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Conference Proceeding

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Lightly loaded structures underneath expansive soils encounter severe damage due to the swell/shrink nature of expansive soils resulting from moisture variations. Billions of dollars are spent every year to repair the damages caused by these soils in the U.S. and worldwide. Designing structures to accommodate the swelling strains is a major challenge as predicting the swelling potential of these soils accurately is not easy. A wide variety of swell prediction models have been introduced by various researchers to predict the behavior of these often-problematic expansive soils. These models include various properties of soils such as, plasticity characteristics, compaction conditions, consolidation characteristics, moisture content variations, matric suction, and clay mineralogical characteristics. However, these models are generally developed with typical moderate to high plastic soils in mind whose plasticity indices range from 25 to 45. Their applicability to soils that have liquid limits in the order of 200% is not well understood. In this paper, the ability of these models to predict the behavior of excessively high plastic soils with plasticity indices ranging from 45 to 85 were evaluated. For this purpose, four existing analytical prediction models that use combinations of above-mentioned properties were selected and used to predict the one-dimensional and three-dimensional swelling strains on three high swelling soils. These predictions were verified by conducting one-dimensional and three-dimensional swell tests on the three soil types. The swell tests were conducted at three different initial moisture contents to observe how well the models could predict different levels of moisture absorption. The ability of each of the four selected methods in predicting both 1D and 3D swell strains was discussed and their relative merits and demerits are highlighted. In addition, finite element modeling was performed to simulate one-dimensional and three-dimensional swell tests by using material models that use volumetric and suction changes with moisture contents to simulate expansive soil behavior within the finite element model. The results indicated that while the analytical prediction models gave reasonable results the finite element analysis predicted results were closest to the laboratory measure soils in case both 1D and 3D analyses. Among other analytical models the ones that incorporated mineralogical and suction data exhibited better results.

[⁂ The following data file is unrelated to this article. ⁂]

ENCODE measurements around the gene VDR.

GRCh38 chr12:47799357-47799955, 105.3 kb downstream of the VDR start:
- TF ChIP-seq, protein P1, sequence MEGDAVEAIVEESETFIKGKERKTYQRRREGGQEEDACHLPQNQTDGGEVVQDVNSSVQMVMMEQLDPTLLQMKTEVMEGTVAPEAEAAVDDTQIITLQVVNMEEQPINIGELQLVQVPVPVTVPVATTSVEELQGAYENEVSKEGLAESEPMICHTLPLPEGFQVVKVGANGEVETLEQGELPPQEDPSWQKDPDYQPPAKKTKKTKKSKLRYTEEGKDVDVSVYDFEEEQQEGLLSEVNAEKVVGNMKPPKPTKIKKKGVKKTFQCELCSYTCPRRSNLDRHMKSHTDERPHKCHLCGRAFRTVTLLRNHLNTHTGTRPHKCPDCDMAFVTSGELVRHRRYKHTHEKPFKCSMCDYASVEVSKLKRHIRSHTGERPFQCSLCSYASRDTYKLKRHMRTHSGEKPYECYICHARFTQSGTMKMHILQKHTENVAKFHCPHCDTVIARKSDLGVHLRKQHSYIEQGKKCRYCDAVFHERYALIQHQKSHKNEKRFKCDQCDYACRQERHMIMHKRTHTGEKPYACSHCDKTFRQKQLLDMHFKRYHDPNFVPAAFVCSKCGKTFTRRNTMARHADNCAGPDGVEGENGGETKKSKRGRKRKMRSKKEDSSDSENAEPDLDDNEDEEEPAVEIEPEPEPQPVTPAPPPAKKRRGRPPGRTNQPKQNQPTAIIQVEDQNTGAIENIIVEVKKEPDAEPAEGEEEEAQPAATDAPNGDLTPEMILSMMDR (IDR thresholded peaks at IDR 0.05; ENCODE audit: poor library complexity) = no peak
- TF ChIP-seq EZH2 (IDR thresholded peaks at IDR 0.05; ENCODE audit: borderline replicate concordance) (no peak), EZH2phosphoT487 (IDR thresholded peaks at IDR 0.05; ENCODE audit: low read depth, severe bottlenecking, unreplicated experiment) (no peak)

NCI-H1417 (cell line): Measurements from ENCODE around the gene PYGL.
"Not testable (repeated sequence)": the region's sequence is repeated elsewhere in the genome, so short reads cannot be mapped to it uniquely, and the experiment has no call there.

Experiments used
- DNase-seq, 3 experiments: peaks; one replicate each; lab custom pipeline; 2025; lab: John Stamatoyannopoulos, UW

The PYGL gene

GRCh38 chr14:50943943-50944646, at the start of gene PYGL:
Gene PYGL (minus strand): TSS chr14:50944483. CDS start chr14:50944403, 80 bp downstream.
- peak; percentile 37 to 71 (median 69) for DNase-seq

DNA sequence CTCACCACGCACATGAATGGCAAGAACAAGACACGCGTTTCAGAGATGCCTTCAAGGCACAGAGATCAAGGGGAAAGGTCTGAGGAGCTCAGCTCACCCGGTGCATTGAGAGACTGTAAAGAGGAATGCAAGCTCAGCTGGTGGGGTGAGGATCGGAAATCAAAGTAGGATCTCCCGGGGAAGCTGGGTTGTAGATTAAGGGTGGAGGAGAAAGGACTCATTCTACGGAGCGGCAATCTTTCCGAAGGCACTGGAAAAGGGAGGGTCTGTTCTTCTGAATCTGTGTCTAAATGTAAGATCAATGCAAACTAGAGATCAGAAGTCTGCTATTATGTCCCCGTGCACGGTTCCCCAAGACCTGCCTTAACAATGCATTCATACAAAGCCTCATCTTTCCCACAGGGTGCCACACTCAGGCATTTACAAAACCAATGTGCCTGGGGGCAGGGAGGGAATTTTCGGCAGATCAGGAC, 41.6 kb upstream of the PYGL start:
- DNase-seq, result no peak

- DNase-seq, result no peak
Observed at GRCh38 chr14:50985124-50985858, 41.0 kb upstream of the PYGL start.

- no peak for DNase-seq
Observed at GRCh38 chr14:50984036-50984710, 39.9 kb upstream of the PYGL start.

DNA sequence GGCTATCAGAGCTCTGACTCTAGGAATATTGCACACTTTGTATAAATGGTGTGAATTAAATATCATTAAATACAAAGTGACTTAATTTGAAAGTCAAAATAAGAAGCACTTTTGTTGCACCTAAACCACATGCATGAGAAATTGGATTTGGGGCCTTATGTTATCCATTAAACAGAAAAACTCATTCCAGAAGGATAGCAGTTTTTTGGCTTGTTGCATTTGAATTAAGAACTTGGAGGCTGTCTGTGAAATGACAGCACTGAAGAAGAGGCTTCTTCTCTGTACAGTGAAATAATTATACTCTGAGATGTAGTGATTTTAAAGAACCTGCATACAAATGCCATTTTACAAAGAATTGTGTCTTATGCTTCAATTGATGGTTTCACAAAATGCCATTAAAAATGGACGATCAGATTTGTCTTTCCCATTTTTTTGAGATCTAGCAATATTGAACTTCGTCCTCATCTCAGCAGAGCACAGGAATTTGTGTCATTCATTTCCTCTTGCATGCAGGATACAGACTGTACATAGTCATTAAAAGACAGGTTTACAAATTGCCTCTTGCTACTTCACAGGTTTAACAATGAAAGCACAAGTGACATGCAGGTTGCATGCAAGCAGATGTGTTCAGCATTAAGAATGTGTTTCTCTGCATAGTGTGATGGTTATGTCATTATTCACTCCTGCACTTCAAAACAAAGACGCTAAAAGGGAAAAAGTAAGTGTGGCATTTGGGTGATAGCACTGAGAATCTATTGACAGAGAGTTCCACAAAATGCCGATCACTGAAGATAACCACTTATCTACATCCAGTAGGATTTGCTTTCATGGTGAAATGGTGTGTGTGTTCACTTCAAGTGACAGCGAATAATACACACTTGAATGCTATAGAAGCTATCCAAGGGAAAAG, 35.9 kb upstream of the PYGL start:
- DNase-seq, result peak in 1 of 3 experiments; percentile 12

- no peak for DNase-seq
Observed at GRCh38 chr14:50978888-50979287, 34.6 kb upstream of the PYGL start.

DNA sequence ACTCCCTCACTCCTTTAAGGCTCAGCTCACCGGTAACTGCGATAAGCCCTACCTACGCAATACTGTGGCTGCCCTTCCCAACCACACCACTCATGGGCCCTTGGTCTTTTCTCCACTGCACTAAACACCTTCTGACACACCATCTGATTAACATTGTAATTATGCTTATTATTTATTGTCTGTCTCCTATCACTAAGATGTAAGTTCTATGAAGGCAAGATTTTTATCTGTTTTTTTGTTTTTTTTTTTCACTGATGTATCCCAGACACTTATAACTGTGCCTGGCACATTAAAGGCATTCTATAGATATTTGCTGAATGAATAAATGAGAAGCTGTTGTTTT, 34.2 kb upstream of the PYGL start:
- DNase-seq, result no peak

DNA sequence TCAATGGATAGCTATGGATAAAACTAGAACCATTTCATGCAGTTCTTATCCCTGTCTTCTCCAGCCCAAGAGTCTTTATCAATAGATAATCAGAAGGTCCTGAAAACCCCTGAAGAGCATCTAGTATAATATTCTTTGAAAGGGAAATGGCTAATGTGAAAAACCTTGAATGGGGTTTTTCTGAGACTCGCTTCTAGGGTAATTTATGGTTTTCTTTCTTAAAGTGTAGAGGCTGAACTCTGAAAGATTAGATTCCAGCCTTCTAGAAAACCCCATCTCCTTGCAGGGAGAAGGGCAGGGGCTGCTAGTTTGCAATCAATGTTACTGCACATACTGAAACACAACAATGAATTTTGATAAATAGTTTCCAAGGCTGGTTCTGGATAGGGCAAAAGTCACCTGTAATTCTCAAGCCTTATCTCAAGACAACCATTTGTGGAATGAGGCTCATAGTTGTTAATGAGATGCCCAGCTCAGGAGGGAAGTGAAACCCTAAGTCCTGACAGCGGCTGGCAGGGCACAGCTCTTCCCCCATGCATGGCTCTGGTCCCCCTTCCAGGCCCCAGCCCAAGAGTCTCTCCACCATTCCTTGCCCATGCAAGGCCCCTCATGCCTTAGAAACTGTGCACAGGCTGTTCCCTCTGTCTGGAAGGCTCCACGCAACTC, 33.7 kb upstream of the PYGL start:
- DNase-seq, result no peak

Copyright Statement

This is an author-produced, peer-reviewed version of this article. The final, definitive version of this document can be found online at PanAm Unsaturated Soils 2017, published by American Society of Civil Engineers (ASCE). Copyright restrictions may apply. doi: 10.1061/9780784481707.019